basic constructions:
strong axioms
The continuum hypothesis is a statement of set theory which says, roughly, that every subset of real numbers is either countable or has the same cardinality as the set of all real numbers (“the continuum”). It cannot be proven or disproven from any of the usual axioms of set theory.
Let $E$ be an elementary topos with subobject classifier $\Omega$ and natural numbers object $N$. The (external) continuum hypothesis in $E$ asserts that if there is a sequence of monomorphisms
then either the first or the second is an isomorphism.
In the classical case (that is, in the topos Set with the axiom of choice), this equivalently asserts that there is no strict inequality of cardinal numbers
which it is more common to write as
There exists a boolean topos in which the axiom of choice holds and the continuum hypothesis fails.
One topos for which the theorem holds is called the Cohen topos; it is the topos of sheaves with respect to the dense topology? (also called the $\neg\neg$-topology) on the Cohen poset. Thus, in this topos, there exist monomorphisms $\mathbb{N} \hookrightarrow B\hookrightarrow 2^{\mathbb{N}}$ that are both not isomorphisms.
The Cohen topos will be constructed from the topos Set of sets. For this, recall that the subobject classifier of $Set$ is $2\coloneqq \{0,1\}$. The technique of constructing such a topos is called forcing.
(Cohen poset)
Let $\mathbb{N}$ be the set of natural numbers; i.e. the natural-numbers object in $Set$. Let $B$ be a set with strictly larger cardinality ${|B|}\gt {|\mathbb{N}|}$; e.g. $B\coloneqq 2^{2^{\mathbb{N}}}$ will do because of the diagonal argument. Then the Cohen poset $P$ is defined to be the set of morphisms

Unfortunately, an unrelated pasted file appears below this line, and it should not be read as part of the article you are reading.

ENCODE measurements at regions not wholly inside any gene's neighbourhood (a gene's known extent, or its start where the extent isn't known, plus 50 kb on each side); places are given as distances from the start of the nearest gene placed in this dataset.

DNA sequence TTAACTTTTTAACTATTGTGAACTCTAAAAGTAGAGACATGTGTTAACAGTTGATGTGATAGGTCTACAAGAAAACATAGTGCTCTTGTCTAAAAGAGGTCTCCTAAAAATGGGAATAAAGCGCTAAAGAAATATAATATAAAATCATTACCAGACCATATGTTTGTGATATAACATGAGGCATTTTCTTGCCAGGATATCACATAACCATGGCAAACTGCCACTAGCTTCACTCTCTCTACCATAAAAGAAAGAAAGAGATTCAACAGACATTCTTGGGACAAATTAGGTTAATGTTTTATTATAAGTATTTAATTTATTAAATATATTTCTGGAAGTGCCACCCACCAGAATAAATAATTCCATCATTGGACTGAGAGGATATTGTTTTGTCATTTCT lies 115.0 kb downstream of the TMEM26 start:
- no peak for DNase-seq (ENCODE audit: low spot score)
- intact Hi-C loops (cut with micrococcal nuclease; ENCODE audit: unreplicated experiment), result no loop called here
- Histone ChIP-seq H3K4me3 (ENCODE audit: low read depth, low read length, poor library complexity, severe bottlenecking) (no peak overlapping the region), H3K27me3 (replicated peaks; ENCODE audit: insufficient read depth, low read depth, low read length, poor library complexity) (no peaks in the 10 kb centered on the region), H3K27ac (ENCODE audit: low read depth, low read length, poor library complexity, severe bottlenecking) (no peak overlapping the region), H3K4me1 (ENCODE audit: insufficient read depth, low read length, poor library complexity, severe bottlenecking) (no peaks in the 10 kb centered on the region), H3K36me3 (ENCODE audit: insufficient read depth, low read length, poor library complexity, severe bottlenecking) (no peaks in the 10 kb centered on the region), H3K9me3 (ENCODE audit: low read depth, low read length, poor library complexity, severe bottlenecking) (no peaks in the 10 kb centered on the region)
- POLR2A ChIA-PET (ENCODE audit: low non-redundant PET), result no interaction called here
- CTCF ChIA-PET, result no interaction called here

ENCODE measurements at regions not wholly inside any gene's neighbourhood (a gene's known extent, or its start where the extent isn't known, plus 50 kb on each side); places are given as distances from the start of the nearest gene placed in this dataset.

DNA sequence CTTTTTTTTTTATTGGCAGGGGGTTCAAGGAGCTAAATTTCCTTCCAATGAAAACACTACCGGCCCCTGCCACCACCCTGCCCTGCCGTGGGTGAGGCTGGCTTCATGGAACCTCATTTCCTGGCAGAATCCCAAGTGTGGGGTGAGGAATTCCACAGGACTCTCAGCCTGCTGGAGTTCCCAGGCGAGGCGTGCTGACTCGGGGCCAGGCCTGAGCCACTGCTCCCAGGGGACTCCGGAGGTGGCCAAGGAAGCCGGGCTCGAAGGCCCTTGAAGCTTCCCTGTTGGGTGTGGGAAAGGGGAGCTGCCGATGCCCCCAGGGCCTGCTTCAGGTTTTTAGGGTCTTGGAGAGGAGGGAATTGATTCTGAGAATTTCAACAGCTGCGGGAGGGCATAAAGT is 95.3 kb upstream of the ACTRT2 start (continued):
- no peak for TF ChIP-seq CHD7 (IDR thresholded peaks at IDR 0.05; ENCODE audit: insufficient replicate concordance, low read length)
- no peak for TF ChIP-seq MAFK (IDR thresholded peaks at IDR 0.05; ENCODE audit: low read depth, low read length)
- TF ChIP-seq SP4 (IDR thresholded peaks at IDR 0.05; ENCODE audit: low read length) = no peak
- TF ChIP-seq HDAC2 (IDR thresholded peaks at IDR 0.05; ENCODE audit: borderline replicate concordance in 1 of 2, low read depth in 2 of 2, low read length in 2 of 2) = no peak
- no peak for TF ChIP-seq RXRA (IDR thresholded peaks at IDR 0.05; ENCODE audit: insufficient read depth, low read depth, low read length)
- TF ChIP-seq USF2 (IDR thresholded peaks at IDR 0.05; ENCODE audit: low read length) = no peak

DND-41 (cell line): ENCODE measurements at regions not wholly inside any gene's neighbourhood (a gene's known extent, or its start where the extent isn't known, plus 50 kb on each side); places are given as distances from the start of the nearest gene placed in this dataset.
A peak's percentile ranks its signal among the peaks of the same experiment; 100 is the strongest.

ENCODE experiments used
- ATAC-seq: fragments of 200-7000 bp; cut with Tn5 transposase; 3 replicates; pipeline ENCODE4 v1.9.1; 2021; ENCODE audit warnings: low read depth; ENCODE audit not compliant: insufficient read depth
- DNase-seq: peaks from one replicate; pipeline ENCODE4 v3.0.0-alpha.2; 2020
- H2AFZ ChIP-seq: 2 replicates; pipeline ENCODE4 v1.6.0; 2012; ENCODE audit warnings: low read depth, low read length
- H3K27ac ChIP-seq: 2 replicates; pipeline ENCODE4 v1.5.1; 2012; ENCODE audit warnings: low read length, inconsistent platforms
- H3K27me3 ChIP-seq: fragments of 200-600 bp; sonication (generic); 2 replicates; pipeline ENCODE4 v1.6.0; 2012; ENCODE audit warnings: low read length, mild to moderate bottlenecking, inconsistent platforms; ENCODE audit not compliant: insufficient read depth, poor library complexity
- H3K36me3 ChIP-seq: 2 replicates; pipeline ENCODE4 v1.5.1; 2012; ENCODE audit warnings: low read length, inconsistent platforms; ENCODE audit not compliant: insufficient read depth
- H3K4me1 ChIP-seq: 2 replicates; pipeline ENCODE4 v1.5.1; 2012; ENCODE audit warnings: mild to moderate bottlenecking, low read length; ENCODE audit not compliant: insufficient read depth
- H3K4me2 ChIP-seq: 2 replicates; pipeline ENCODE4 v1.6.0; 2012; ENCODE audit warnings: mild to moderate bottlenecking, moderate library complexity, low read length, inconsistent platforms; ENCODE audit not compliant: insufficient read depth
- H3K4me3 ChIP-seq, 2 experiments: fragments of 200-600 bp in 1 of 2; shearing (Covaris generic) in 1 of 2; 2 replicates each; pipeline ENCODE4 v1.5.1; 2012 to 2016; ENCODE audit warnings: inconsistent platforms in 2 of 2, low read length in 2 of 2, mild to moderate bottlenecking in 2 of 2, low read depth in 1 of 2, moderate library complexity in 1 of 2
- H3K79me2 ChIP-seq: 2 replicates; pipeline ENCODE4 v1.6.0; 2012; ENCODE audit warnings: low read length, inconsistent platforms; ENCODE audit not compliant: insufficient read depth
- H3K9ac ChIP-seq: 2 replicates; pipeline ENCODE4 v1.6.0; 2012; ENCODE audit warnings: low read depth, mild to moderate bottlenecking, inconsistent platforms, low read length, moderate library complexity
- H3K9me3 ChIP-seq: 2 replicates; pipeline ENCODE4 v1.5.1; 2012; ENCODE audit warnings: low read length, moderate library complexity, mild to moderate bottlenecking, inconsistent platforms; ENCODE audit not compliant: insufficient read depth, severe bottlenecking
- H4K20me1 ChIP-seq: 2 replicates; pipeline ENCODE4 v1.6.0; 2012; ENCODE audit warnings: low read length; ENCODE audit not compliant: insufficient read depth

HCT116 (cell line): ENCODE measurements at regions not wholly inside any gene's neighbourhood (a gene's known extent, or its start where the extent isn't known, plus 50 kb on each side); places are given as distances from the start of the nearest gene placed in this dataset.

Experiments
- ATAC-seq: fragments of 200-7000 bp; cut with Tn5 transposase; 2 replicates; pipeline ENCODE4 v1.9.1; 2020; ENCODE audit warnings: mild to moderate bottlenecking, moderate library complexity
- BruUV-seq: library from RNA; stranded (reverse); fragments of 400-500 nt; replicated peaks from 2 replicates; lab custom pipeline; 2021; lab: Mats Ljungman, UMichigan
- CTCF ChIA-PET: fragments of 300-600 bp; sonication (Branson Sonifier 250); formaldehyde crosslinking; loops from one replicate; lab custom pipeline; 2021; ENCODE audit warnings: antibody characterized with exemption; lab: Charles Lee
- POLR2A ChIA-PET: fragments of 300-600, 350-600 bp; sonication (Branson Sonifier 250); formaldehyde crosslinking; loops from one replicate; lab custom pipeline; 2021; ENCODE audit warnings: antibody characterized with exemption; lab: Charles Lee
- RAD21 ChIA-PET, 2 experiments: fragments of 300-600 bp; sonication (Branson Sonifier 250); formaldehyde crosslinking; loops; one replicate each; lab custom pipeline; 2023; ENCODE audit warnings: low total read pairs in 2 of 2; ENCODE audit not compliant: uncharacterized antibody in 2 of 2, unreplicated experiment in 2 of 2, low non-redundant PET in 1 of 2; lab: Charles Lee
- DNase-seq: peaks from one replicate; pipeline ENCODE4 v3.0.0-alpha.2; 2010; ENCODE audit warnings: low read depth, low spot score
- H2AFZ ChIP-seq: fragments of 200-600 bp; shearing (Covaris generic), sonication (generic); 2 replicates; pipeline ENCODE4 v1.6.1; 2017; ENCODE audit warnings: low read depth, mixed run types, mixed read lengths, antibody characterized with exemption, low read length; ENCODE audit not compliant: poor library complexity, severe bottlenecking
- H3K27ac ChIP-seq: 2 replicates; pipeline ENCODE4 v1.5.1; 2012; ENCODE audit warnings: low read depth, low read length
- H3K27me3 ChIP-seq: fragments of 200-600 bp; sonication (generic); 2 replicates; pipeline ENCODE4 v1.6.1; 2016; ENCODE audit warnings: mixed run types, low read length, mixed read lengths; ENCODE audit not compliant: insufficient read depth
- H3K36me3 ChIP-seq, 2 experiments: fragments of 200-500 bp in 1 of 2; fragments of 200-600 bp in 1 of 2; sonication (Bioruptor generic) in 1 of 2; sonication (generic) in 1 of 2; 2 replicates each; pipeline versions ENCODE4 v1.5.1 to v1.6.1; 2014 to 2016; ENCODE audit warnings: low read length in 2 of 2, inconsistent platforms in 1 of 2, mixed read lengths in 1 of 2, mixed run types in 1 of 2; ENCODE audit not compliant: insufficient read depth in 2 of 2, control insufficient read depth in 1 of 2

where $F_p\subseteq B\times \mathbb{N}$ is any finite subset. The order relation on $P$ is defined by
where the right-hand condition means that $q$ restricted to $F_p$ must coincide with $p$.
We think of each element of $P$ as an approximation to the function $F:B\times\mathbb{N}$ that is the transpose of the putative monomorphism
with “smaller” elements considered as better approximations. The very rough intuition is that $p\to q\to \dots$ (if $p\ge p\ge \dots$) forms a codirected diagram of monomorphisms with domains of increasing size whose colimit is $f$, and that by free cocompletion (i.e. forming (pre)sheaves) we obtain a topos in which this colimit exists.
The dense? Grothendieck topology on $P$ is subcanonical. In other words: For any $p\in P$ we have $y(p)=hom(-,p)\in\Sh(p,\neg\neg)$
Let $k_{B\times\mathbb{N}}:\begin{cases}P\to Set \\ p \mapsto B\times\mathbb{N}\end{cases}$ denote the functor constant on $B\times\mathbb{N}$. Let
Then we have $\neg\neg A=A$ in $Sub(k_{B\times\mathbb{N}})$; i.e. $A$ is a closed subobject with respect to the dense topology $\neg\neg$ in the algebra of subobjects of $k_{B\times\mathbb{N}}$.
Let $\Omega$ denote the subobject classifier of $Psh(P)$. Let $\Omega_{\neg\neg}$ denote the subobject classifier of $Sh(P,\neg\neg)$. Recall that $\Omega_{\neg\neg}$ is given by the equalizer $\Omega_{\neg\neg}=eq(id_\Omega,\neg\neg)$.
By the preceding lemma, the characteristic morphism $\chi_a$ of the subobject $a \colon A\hookrightarrow k_{B\times\mathbb{N}}=k_B\times\k_\mathbb{N}$ factors through some $f \colon k_{B\times\mathbb{N}}\to \Omega_{\neg\neg}$.
The adjoint $g:k_B\to \Omega_{\neg\neg}^{k_{\mathbb{N}}}$ of $f$ is a monomorphism.
The associated-sheaf functor sends $g$ to a monomorphism in the Cohen topos.
If $V$ is a model of ZF, then the continuum hypothesis and the axiom of choice both hold in Gödel’s constructible universe $L$ built from $V$.
Stanford Encyclopedia of Philosophy, The Continuum Hypothesis
Saunders Mac Lane, Ieke Moerdijk, sections VI.2, VI.3 of Sheaves in geometry and logic
M.C. Fitting, Intuitionistic logic, model theory and forcing, North-Holland (1969)